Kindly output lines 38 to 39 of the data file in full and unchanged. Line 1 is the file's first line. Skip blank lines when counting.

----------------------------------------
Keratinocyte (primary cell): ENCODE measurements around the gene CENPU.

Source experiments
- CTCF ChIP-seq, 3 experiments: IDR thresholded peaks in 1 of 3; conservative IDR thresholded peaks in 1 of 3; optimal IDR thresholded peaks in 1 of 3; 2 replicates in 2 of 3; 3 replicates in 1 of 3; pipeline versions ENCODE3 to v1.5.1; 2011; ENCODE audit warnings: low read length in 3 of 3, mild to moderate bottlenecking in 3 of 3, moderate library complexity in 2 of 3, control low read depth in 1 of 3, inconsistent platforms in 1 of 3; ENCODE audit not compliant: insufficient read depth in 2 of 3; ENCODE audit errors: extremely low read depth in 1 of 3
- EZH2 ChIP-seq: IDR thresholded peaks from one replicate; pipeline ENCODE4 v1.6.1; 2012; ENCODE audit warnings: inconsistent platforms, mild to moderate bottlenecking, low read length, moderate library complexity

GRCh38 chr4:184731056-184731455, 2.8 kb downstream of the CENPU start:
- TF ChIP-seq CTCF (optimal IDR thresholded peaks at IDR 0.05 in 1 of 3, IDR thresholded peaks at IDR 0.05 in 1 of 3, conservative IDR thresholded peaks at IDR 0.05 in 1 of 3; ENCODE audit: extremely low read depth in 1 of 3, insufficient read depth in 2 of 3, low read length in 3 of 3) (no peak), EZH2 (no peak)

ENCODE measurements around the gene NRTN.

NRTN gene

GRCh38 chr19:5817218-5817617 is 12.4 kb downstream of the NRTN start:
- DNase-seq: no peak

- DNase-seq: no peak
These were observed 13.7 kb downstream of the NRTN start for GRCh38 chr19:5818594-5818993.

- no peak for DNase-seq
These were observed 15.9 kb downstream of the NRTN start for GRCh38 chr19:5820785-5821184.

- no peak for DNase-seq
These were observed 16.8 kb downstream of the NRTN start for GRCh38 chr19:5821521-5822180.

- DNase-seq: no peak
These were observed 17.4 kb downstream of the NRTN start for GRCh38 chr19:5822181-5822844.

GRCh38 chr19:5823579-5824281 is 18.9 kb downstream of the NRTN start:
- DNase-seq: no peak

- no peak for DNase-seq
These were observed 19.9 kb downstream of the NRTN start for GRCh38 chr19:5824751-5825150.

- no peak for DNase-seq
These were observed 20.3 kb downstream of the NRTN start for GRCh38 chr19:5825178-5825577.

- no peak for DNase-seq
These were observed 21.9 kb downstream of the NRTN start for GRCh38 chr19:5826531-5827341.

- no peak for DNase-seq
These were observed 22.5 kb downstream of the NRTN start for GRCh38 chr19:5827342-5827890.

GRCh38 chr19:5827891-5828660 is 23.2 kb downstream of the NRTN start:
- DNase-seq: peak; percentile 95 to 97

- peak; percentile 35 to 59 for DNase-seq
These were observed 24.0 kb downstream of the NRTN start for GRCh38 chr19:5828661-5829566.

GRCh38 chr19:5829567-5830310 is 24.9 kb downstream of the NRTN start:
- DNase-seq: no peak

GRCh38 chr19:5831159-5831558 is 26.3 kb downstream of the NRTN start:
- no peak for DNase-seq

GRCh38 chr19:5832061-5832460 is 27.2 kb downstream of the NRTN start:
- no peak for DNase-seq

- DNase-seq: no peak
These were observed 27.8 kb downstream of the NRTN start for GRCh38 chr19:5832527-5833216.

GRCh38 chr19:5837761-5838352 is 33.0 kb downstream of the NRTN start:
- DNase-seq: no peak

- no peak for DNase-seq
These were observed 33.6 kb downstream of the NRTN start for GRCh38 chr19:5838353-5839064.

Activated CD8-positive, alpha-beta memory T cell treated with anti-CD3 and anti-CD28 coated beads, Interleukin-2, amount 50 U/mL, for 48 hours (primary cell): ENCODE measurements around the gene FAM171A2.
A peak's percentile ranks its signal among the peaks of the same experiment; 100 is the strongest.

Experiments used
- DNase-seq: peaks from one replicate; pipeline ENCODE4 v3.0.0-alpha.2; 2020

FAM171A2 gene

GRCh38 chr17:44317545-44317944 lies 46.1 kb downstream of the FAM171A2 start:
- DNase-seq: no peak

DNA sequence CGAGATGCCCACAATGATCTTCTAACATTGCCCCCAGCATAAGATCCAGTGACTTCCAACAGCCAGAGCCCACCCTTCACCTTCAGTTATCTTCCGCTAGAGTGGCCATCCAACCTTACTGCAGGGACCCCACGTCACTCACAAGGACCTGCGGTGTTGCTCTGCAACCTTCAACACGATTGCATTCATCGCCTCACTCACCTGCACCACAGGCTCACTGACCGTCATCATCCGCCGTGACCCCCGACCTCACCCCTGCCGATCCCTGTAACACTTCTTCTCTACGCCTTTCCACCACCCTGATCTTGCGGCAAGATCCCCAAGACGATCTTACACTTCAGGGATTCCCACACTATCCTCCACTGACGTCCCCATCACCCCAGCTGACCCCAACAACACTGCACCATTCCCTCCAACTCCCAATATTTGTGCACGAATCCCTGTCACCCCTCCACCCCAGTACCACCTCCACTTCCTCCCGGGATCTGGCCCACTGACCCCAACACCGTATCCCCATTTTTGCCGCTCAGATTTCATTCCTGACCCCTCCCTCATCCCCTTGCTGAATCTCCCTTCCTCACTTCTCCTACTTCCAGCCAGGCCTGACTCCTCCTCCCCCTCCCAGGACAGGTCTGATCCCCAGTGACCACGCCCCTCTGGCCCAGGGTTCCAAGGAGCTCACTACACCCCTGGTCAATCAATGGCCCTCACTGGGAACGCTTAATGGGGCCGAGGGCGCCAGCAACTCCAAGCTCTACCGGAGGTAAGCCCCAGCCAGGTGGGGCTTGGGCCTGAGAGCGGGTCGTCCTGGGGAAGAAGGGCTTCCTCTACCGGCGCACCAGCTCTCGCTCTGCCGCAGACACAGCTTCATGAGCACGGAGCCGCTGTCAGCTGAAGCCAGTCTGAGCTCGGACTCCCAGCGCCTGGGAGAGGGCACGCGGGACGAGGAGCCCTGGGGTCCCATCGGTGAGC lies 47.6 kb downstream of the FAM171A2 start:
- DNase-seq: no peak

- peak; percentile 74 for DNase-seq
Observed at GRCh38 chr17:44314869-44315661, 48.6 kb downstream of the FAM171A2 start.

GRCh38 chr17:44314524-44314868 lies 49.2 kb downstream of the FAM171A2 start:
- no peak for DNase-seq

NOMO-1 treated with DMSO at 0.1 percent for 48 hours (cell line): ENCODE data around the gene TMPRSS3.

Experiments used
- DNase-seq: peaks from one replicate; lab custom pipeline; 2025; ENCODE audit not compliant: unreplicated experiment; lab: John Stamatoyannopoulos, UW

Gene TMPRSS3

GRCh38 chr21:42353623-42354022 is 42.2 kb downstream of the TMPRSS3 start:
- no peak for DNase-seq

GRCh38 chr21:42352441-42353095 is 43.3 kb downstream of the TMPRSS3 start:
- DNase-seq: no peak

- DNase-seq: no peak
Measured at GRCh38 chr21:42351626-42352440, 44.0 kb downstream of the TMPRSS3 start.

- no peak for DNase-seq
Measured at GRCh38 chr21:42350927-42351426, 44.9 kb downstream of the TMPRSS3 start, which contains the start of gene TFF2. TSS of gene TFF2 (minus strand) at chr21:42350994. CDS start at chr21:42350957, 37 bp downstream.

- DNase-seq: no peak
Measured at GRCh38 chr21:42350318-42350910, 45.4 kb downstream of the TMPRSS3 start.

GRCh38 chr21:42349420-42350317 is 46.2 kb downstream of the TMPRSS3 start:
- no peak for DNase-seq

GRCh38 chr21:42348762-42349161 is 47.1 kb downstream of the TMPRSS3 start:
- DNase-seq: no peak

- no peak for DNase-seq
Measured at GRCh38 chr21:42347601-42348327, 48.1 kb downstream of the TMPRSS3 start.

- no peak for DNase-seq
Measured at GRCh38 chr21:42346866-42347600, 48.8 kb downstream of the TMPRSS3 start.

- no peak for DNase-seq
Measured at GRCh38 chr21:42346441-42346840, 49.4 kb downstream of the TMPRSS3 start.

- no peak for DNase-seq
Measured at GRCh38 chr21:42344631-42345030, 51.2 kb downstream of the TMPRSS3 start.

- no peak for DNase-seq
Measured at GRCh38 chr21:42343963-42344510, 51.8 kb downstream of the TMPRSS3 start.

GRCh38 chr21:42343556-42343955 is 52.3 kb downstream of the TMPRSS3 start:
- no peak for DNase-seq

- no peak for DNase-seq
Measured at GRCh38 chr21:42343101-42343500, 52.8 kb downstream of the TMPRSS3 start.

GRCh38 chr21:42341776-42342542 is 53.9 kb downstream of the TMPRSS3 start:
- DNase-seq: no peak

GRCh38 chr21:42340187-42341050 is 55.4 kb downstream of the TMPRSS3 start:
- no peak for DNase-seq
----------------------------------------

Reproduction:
- no peak for DNase-seq

- DNase-seq: no peak